Friday, December 28, 2001

A dream where Ivy and I had to travel a long distance on bikes. At one point there were few or no streetlights, and I had no light on my bike, so I rode in darkness. For some reason I was sleepy, and had to resist closing my eyes. Then the darkness lifted, and Ivy and I were pedaling through a street fair in North Berkeley, near my therapist's office. We saw a friend of Ivy's, a girl. Ivy played with the friend, and then the friend's father wanted to take the girl home. He handed me a stack of papers, and an arm. I thought it was a doll's arm, but when the father returned to get his papers (and arm) his daughter was clearly missing an arm, there was nothing below her right elbow. I looked in my arms, astonished to see that the arm I held was a living arm. Ivy was very upset by this, and I tried to calm her by telling her that "many characters in Shakespeare were disabled. For example, Richard II was a hunchback." David was there, offering jokes. "Yeah, and I think Othello was dyslexic." I scowled at him, but he was making me laugh. And Ivy was near tears. And then I woke.

Thursday, December 27, 2001

Sick and tired. Both! And thinking a lot about the bad economy.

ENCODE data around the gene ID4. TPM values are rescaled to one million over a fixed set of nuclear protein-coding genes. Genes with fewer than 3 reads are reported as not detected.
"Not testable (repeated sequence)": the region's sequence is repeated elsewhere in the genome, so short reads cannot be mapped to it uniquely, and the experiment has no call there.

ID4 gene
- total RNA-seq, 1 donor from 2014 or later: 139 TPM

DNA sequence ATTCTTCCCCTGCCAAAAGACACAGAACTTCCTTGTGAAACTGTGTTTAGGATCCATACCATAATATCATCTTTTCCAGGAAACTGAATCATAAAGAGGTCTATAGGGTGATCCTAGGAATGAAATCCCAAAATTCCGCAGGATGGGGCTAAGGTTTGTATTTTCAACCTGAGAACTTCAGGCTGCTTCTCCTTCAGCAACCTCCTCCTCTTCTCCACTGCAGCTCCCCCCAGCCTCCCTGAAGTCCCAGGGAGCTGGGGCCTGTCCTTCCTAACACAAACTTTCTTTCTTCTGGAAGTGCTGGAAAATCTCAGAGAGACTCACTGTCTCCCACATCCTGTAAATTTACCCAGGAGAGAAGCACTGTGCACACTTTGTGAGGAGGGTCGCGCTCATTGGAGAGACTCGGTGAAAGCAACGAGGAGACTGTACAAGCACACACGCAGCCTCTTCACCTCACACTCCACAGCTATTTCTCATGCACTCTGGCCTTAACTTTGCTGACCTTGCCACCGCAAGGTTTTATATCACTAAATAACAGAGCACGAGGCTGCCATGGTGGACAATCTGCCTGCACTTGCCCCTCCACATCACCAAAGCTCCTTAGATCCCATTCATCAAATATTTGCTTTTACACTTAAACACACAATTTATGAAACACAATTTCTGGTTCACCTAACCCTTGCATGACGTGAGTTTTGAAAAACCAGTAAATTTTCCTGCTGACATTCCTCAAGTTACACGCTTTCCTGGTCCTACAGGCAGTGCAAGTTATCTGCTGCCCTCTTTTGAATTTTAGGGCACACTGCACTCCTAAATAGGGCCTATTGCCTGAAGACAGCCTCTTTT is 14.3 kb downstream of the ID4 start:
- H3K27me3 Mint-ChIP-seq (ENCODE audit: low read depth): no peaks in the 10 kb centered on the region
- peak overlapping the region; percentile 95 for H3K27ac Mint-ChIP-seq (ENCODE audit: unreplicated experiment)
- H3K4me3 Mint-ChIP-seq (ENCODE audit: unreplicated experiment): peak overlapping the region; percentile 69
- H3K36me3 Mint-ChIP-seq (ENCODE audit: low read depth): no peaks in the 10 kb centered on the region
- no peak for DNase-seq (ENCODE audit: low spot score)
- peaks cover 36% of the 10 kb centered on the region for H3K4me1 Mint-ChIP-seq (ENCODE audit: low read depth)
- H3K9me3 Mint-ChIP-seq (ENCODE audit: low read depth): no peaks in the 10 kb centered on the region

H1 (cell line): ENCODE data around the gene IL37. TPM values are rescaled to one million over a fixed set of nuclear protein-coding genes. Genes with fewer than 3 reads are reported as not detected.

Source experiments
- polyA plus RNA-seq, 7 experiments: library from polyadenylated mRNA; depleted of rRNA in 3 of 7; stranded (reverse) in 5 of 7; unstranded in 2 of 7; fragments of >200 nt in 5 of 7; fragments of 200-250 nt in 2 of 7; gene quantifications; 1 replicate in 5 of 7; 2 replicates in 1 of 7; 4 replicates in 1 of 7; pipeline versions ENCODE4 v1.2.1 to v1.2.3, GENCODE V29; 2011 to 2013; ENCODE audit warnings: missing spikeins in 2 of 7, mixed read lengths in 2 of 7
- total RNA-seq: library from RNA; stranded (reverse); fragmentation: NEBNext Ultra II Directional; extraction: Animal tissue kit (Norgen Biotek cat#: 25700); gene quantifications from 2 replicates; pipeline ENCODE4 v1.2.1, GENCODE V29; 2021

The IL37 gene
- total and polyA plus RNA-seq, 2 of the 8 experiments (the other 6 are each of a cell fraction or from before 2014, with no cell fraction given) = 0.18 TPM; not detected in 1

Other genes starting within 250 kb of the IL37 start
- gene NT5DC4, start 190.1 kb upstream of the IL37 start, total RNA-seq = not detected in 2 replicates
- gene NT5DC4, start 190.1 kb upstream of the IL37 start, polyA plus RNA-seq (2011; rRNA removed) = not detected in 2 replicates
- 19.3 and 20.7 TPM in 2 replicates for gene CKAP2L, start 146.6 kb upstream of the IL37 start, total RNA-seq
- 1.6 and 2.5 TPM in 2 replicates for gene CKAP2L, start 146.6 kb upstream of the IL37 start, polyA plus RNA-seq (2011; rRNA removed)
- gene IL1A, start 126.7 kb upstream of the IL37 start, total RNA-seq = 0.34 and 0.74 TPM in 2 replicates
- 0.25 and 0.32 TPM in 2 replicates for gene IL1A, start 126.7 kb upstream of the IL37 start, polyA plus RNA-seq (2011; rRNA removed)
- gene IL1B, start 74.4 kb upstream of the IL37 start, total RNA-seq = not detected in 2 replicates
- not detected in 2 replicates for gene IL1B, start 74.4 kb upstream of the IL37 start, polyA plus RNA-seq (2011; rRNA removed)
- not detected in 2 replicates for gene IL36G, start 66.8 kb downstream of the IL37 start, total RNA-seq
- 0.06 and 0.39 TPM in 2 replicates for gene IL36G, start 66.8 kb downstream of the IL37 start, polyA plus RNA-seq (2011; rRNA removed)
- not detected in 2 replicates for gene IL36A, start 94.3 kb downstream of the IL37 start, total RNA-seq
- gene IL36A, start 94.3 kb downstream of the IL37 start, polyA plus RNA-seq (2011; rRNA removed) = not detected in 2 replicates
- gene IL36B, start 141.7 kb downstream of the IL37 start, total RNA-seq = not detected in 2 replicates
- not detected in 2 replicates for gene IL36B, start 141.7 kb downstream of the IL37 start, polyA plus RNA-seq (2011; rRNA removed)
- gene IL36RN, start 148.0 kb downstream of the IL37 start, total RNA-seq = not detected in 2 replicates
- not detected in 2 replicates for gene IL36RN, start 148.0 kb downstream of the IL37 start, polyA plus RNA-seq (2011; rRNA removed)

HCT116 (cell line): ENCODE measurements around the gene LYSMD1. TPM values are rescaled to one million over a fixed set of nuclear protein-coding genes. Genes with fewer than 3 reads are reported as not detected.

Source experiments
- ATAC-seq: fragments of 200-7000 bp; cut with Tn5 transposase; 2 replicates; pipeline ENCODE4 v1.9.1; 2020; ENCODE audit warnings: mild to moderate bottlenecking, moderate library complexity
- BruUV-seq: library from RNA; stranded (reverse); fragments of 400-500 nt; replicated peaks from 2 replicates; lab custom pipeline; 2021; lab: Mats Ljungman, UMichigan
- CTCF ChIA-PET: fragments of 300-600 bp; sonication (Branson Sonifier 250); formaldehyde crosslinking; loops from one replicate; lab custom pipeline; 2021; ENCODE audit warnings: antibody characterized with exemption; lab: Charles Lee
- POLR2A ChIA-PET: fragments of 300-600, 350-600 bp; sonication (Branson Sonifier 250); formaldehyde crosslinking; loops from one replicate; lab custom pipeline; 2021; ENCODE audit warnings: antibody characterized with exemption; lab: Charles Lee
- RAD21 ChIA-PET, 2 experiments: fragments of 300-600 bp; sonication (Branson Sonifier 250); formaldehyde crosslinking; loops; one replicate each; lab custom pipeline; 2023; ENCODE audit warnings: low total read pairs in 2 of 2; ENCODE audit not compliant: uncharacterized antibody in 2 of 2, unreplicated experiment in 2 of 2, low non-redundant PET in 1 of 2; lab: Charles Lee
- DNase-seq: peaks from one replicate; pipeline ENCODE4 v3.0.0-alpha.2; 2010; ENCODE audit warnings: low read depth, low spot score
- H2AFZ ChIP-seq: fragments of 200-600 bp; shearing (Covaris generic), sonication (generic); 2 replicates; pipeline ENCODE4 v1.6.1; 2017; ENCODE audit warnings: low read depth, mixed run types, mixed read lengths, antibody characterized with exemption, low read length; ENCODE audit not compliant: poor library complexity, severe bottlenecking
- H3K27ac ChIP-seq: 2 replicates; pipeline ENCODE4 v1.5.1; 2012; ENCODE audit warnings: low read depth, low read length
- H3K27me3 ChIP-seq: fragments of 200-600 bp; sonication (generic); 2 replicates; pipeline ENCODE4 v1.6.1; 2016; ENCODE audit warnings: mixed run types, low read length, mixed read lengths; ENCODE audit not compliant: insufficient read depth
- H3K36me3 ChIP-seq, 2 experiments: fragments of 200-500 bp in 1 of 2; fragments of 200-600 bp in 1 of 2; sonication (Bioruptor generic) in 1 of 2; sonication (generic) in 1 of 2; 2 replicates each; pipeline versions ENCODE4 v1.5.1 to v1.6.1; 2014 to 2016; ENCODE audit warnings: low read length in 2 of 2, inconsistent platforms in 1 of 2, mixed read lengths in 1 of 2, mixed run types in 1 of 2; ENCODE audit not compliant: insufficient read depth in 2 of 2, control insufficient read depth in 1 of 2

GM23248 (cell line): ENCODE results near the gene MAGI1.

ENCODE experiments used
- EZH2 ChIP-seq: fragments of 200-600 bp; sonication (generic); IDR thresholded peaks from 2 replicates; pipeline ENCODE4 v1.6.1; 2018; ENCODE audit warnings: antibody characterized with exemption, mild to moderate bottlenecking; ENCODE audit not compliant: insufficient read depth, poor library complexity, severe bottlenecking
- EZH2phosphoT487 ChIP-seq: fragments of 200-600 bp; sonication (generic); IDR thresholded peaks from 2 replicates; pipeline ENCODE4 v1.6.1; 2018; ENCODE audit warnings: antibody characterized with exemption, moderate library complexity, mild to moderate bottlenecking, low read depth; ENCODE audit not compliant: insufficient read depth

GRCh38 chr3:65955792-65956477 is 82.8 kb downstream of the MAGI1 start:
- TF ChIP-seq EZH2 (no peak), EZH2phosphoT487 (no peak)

Thursday, December 13, 2001

Recession hits Bay Area hard Feeling ill-prepared, and reluctant to commit to any longterm vision of anything as far as "career" goes. Bets, as they say, are off.

I�m thinking about Y again. I had a million dreams about him. Strange that I want some memorabilia about him� a magazine from his pile of magazines, a CD from his vast store of CDs (I would burn MP3s from it). His Perl book, a can of Diet Coke from his store underneath his desk. Strange craving to have a piece of him now. He seemed so� permanent. But of course no one is permanent, nothing is permanent but the idea of God I guess.

Wednesday, December 12, 2001

We had another layoff today. The man who hired me was let go. A charming guy, not always easygoing, but he hired me when I really needed a job. Layoffs are like deaths, transitions that are difficult and necessary and awful. After the meeting my boss said to me, "the hardest thing is that we have to just go back to work as if nothing had changed." I can't believe I haven't been laid off yet. I feel like the least knowlegable person in this building. I guess value isn't measured by college degrees alone? I really don't have the answers there. Who knows what management was trying to do? It's probably the case that, back when the company was much smaller, some of those laid-off guys were hired by the very members of management who ordered the layoff. Awful.

And, of course, one is glad one still has a job.

We might be hitting the wall on chip design. And there are questions as to whether or not things like optical fiber and asynchronous clocks will help.

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